No, not a post discussing treasure maps, sorry. In this case, it is regarding the placement of firearms on a surface prior to the start signal as part of the make ready routine. Let’s grab our shovels anyway and and see what we can find.
It is not at all unusual to run across stages that require that the firearm to be used be placed on a surface instead of resting in the holster. Doesn’t matter, for this discussion, if that surface is a barrel, table, drawer, coffin, trunk, gun case, etc.
The key to getting consistency is to write an airtight WSB. If you just say “Place the handgun/PCC on the table pointing down range” you are going to get all manner of things going on. Maybe you are happy with it, maybe you are not. If you want things to be a bit more consistent maybe you have them “place the handgun/PCC on the X mark pointing down range”. Okay, that’s better geographically but the definition of down range is pretty wide open and there might be things you do not want going on.
Also be careful of how you word that. Sadly, the culture at matches these days is to parse every single word in a sentence, examine every possible definition for that word, and see if it can be used to “advantage”. I use the quoted form because a lot of what is perceived as advantage often is not…it’s just different.
If you say “place handgun/PCC on the X…” then that mostly just means that a part of the gun has to be touching the X. (See also “hands on X marks” and how people game that.) If you use the word “over” instead of “on” things open up a bit more because the word “on” implies contact whereas “over” can be taken to the ridiculous. A firearm dangling from a construction crane 100 feet in the air is still “over” the X so simple things like standing upright balanced on the sights or on the magwell and front rail satisfies “over”.
I’ve seen lots of things done over the years to try and control all the variations and come to a very consistent start location. Using a line on the table and specifying “the long axis of the barrel of the firearm must lay on and parallel to the line…” type stuff. It all begins to get ridiculous at some point.
Now, in the case of a firearm that is not laying as what most would interpret as “flat” on the surface could be construed as advantage and you might not be wrong. But we also see folks with slide rackers and/or thumb rests and/or huge mag wells (in divisions where these are legal) which gives a similar advantage and still complies with “flat”.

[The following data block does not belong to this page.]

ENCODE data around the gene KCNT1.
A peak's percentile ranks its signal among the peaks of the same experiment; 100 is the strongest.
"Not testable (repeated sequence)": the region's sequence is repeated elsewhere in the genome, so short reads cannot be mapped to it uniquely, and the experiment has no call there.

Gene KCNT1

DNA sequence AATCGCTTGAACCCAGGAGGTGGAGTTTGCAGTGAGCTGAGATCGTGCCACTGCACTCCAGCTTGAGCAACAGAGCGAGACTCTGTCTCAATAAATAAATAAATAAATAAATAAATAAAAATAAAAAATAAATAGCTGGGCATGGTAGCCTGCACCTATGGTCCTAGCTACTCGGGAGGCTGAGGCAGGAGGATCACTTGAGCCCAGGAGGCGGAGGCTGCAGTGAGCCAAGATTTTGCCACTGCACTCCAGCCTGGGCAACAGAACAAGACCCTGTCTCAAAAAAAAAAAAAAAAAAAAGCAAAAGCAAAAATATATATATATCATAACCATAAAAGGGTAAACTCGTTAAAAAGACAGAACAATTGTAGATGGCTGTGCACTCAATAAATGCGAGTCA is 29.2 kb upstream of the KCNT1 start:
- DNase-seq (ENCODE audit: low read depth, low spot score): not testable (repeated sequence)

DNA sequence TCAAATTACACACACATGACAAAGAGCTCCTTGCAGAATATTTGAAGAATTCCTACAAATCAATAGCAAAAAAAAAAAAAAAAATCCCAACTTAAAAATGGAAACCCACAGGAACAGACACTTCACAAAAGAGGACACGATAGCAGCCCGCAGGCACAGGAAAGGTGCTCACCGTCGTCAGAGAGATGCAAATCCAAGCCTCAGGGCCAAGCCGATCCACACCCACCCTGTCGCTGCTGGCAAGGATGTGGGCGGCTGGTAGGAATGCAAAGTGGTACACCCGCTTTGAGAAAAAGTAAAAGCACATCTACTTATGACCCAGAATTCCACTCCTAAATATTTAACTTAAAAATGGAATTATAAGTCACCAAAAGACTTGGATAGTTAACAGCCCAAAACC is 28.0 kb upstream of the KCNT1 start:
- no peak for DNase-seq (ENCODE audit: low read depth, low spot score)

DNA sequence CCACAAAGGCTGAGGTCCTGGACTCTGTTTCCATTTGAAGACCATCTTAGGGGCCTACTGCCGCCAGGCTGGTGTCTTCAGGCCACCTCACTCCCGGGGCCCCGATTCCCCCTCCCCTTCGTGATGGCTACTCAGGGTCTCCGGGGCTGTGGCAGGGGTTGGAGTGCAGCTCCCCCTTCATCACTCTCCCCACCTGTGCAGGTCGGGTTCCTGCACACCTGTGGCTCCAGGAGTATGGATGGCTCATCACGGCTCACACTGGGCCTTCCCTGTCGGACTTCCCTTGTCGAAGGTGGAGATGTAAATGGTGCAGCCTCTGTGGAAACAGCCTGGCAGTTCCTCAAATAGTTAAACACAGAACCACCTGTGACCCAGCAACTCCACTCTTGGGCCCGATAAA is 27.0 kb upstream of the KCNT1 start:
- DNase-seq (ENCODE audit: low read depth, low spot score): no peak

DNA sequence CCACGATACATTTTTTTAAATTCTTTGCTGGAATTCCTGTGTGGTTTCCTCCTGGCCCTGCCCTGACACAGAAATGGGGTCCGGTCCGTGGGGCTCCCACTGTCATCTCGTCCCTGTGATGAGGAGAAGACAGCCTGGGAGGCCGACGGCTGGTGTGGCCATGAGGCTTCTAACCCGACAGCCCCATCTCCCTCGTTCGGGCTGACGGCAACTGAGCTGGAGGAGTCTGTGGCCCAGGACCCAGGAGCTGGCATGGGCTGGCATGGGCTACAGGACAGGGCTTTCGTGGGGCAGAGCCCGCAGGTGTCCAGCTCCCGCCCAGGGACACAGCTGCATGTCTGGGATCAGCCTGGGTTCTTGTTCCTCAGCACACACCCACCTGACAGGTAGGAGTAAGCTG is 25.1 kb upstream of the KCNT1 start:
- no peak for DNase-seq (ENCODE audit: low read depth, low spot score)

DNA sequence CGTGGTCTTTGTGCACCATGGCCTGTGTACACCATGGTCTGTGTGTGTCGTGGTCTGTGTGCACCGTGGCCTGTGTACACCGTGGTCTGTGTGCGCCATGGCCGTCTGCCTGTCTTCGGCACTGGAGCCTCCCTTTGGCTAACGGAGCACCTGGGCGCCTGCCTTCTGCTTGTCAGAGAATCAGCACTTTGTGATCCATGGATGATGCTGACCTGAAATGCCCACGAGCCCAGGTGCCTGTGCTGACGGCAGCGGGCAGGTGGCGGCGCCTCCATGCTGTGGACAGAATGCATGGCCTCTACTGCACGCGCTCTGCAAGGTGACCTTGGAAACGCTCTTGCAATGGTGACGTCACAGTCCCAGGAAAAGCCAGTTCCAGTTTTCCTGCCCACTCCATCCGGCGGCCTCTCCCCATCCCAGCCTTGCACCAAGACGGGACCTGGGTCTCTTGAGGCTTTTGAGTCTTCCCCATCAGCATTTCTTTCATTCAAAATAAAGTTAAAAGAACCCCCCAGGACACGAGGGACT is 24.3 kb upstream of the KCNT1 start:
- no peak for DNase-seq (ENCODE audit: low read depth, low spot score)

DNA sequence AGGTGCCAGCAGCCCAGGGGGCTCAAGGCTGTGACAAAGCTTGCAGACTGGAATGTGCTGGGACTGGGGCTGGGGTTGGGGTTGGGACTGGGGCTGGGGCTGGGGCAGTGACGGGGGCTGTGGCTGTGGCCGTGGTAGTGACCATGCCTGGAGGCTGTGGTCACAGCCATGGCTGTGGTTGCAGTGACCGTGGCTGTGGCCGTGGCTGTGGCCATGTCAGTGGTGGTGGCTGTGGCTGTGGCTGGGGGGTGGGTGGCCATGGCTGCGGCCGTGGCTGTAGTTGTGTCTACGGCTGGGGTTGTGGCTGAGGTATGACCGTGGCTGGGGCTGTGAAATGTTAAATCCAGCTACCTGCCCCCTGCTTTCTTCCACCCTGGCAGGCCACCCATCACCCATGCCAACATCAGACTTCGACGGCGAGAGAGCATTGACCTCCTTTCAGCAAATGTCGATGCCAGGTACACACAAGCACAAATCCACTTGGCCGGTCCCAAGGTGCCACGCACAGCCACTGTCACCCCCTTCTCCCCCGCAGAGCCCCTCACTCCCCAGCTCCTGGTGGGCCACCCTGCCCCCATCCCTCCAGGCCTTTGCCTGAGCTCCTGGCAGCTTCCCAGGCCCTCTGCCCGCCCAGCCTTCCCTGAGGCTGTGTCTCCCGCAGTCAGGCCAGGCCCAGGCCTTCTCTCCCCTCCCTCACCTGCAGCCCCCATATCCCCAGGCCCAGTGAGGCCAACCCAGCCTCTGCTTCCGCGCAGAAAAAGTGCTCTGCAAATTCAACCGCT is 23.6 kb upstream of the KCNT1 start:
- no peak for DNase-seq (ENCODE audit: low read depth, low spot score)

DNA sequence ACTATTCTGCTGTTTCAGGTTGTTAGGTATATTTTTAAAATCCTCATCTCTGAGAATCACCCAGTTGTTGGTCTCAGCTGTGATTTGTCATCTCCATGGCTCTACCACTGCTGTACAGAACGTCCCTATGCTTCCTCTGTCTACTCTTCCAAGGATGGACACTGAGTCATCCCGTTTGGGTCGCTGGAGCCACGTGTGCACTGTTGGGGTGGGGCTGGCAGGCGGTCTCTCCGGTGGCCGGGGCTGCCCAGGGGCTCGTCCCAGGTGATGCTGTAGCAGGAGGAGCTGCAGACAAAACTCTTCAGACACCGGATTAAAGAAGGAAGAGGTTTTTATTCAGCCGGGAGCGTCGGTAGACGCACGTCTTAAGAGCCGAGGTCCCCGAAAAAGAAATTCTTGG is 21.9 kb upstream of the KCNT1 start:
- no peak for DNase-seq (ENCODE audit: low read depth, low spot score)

Things get even more fun if it is an unloaded start with the magazine or speed loader on the table as well. Now we have to worry about how folks are going to position stuff. If you aren’t careful they are going to prop the firearm up with the magazine to make it easier to grab. Now you need two X marks and more careful wording in the WSB using words like “unsupported” and so on.
And we wander from reasonable to ridiculous when we start adding more to it. “Handgun/PCC placed with the trigger guard on the X mark, magazine placed in the drawer on the X mark, strong hand holding the baby against the strong side of competitor’s chest, weak hand holding the diaper at full arm extension…” and it goes on. In the end, both the “baby” and the diaper are going to just get dropped and not placed carefully anywhere and away we go. It gets into what some have termed “monkey motions” at some point. If you are going to go with a scenario based stage then do it, but make it a reasonable and realistic scenario. But just adding restriction after restriction to the start position does really nothing more than cause confusion. Too much confusion and suddenly a squad does it wrong so a bunch of reshoots are required or the stage gets tossed from the match.
The trick here is to first be reasonable about what you are expecting. The rules say it has to be safe. In the end are the weird and colorful variations people come up with, as long as they are safe, really an advantage? Is it worth the time and effort to try and circumvent them? That is for the stage designer, MD and RM to decide.
Finally, it is always a good idea to hand your draft WSB to someone else and have them read through it and explain back to you what they think it is requiring them to do. Even if that person is not a competitor, they should be able to read the directions and tell you what it means. That can be an enlightening experience.
Regardless, the more complexity you add to the ready conditions, the more work you have to do to make the WSB as precise as possible. Have fun!
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